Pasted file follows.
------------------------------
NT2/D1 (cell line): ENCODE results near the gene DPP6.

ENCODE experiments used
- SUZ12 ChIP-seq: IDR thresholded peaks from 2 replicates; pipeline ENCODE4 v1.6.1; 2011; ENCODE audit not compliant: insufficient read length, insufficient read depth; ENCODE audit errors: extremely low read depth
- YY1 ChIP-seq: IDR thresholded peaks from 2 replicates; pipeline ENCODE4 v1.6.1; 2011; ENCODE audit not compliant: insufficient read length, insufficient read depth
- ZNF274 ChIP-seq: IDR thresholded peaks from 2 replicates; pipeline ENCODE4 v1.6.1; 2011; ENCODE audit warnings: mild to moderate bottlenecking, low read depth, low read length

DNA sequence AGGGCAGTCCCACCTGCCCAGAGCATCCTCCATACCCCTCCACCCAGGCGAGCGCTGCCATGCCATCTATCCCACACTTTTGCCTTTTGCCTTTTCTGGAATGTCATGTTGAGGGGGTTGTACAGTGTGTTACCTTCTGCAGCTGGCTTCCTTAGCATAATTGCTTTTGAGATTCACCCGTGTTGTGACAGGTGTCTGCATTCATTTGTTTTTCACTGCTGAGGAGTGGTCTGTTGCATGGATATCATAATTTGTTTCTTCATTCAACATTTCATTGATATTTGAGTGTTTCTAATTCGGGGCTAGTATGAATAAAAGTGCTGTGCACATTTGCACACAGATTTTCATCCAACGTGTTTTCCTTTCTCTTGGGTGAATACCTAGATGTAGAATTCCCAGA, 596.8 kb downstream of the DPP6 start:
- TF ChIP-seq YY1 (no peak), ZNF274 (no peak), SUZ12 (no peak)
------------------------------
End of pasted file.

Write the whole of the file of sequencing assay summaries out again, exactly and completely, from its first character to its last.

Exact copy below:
NT2/D1 (cell line): ENCODE results near the gene DPP6.

ENCODE experiments used
- SUZ12 ChIP-seq: IDR thresholded peaks from 2 replicates; pipeline ENCODE4 v1.6.1; 2011; ENCODE audit not compliant: insufficient read length, insufficient read depth; ENCODE audit errors: extremely low read depth
- YY1 ChIP-seq: IDR thresholded peaks from 2 replicates; pipeline ENCODE4 v1.6.1; 2011; ENCODE audit not compliant: insufficient read length, insufficient read depth
- ZNF274 ChIP-seq: IDR thresholded peaks from 2 replicates; pipeline ENCODE4 v1.6.1; 2011; ENCODE audit warnings: mild to moderate bottlenecking, low read depth, low read length

DNA sequence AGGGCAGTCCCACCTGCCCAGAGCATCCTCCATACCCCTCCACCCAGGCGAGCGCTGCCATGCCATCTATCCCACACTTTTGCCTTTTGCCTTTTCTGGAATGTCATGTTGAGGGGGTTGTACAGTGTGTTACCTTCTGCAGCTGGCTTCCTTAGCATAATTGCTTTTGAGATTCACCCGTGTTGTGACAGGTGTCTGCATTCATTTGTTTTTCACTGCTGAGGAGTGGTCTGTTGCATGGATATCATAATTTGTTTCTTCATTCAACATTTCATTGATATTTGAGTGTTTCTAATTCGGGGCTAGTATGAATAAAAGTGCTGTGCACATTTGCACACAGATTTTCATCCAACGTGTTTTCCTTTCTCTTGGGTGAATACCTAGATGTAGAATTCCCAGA, 596.8 kb downstream of the DPP6 start:
- TF ChIP-seq YY1 (no peak), ZNF274 (no peak), SUZ12 (no peak)